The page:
Traveling for 10 days

It’s off to Shanghai and the suburbs of Guangzhou for what promises to be another sleep-deprived week of media activities. Will be in Shanghai through Thursday afternoon, then to Dongguan through the weekend. Sorry for the inevitable radio silence to come.

The Discussion: 39 Comments

Your absence sounds like an invitation for a free-for-all. Let’s try this for starters:

http://tinyurl.com/39cdgs

Sorry – perhaps someone could shorten that link for me. Apologies if it’s been talked about before. I’m mentioning it because I’ve just watched Aidan Hartley’s film. It doesn’t tell us anything new, but it does graphically illustrate the plight of millions of aggrieved citizens in China and the response of the state to their protestations as we near 2008. It also highlights what reporters can expect from Beijing’s promise of unrestricted media access.

November 3, 2007 @ 12:03 am | Comment

I wonder how many foreign and expat investors are involved in those property development projects?

You can see the Chinese residents run to the western reporters with nothing but sadness in desperation in their eyes while the boss, resembling a village pig, waves his arms and uses a group of thugs to rough up the journalist.

Bad, rotten China. Boycott Chinese goods, boycott the Genocide Olympics.

November 3, 2007 @ 3:37 am | Comment

Yay, that means I’m in charge again!@!@!@!@!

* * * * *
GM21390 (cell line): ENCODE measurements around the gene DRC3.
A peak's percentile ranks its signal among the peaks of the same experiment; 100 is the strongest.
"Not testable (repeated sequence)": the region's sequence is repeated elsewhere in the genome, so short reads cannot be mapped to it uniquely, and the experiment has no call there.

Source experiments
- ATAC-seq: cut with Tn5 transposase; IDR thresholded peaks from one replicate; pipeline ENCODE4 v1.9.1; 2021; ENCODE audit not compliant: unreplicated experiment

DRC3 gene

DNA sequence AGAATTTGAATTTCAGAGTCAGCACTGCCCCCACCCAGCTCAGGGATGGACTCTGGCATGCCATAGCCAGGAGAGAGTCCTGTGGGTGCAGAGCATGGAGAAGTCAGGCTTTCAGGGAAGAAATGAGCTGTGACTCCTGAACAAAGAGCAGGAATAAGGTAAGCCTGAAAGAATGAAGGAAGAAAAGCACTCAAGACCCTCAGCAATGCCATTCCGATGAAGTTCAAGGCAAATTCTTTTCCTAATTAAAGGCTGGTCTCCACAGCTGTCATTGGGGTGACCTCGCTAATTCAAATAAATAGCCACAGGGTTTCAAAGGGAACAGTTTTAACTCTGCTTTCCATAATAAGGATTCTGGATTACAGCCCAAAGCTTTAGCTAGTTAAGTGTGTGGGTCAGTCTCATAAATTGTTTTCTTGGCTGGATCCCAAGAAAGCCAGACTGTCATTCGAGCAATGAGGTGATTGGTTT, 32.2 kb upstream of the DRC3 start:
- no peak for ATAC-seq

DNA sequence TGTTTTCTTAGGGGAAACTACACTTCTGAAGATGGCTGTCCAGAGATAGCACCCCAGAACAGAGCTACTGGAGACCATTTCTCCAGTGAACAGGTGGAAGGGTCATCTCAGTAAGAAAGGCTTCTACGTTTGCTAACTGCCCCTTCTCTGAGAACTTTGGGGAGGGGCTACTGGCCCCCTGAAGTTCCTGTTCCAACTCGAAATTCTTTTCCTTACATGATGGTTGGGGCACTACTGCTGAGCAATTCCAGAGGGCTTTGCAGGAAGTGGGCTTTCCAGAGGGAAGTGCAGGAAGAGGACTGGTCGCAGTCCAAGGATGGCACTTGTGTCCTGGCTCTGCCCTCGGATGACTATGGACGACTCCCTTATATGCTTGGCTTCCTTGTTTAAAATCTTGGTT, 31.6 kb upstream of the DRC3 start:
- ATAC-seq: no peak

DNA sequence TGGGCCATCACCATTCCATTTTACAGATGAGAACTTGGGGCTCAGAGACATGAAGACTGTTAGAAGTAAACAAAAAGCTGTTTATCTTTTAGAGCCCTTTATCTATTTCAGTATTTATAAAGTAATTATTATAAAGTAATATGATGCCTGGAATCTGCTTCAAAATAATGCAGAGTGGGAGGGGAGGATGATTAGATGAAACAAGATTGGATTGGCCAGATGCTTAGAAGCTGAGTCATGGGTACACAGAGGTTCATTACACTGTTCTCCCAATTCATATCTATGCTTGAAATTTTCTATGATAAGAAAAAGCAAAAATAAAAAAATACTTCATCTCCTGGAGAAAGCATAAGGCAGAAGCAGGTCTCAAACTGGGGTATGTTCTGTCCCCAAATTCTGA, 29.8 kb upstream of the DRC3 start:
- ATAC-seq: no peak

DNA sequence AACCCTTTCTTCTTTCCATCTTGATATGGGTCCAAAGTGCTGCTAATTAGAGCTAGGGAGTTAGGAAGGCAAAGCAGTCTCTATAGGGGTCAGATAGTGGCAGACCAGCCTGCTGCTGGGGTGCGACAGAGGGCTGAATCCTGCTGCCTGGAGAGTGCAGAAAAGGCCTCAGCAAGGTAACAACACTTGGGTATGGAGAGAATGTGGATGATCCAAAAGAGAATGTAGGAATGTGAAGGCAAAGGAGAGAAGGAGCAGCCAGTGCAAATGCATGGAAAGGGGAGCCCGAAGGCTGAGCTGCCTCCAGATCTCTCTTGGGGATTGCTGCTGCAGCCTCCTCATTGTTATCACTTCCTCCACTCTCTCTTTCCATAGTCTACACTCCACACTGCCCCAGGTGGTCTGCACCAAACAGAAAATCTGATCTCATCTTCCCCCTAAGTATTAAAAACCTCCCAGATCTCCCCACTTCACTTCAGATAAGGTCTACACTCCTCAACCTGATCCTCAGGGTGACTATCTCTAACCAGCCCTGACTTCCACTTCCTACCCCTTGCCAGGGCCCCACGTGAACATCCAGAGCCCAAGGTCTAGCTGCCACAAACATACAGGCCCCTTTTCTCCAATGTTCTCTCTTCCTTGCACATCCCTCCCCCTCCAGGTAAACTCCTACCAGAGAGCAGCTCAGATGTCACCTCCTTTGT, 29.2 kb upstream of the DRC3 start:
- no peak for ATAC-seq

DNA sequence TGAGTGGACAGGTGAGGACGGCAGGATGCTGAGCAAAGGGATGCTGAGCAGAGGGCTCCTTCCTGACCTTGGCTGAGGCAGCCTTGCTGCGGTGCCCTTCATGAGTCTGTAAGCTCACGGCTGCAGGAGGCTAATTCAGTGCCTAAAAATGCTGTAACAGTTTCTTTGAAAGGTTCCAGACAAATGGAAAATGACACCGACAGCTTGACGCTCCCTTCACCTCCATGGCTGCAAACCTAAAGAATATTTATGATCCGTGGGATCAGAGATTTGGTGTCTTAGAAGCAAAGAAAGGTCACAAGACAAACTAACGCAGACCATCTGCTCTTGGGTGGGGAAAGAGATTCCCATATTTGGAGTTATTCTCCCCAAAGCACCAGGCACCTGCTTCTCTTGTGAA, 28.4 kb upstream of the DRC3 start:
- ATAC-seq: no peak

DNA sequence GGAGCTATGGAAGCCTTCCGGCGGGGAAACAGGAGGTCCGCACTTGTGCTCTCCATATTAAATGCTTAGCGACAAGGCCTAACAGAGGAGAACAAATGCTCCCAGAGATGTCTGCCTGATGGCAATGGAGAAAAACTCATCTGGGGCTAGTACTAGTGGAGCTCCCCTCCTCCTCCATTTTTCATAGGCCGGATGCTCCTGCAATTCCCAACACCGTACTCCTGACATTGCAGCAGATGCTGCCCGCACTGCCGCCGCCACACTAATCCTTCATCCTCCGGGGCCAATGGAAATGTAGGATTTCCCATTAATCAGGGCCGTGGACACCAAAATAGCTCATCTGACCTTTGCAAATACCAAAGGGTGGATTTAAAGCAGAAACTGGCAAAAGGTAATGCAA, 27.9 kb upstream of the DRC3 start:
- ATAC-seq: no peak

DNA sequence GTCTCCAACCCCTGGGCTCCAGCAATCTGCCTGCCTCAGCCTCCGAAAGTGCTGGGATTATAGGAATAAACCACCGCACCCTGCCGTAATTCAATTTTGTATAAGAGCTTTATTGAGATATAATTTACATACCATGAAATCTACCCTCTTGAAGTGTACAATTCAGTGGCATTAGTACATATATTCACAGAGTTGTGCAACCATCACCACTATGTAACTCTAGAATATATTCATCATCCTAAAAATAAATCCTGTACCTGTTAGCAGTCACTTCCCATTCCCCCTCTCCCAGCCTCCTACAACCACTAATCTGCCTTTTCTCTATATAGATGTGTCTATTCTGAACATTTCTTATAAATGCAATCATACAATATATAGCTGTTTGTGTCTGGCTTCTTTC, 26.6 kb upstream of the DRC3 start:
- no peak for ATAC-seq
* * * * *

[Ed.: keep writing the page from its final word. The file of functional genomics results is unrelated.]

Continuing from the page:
……..

Erm…………… carry on…

November 3, 2007 @ 7:48 am | Comment

Nanhe, you are a asshole. A term I rarely use here, but when the shoe fits…

I went to this factory. It is Western owned. The people there are young and enthusiastic and they work in a clean, safe environment. There are training an language classes provided. The reason for y trip is that the company is opening a new recreation park for them with tennis courts and soccer field. Now, does that mean there aren’t lots of factories down there run by cruel bosses who don’t care how any thousands of fingers are sliced off along the way? Of course not. But again, your kind of stereotyped “thinking” leads to you false conclusions. Totally false. These people are thrilled to have this work. I went to the canteen where they eat, I saw the dorms – yes, there are four people to a room but they are clean and comfortable and I think if you went back to their parents and asked if they had it better under Chairman Mao you might be surprised. And want to know something? This company is thriving and they’ve been there a long time.I hate the CCP and I hate all one-party systems. But you cannot deny the success, the optimism and the hope these people display. Well, you could, but you’d be totally, embarrassingly wrong. You sir, are an ass.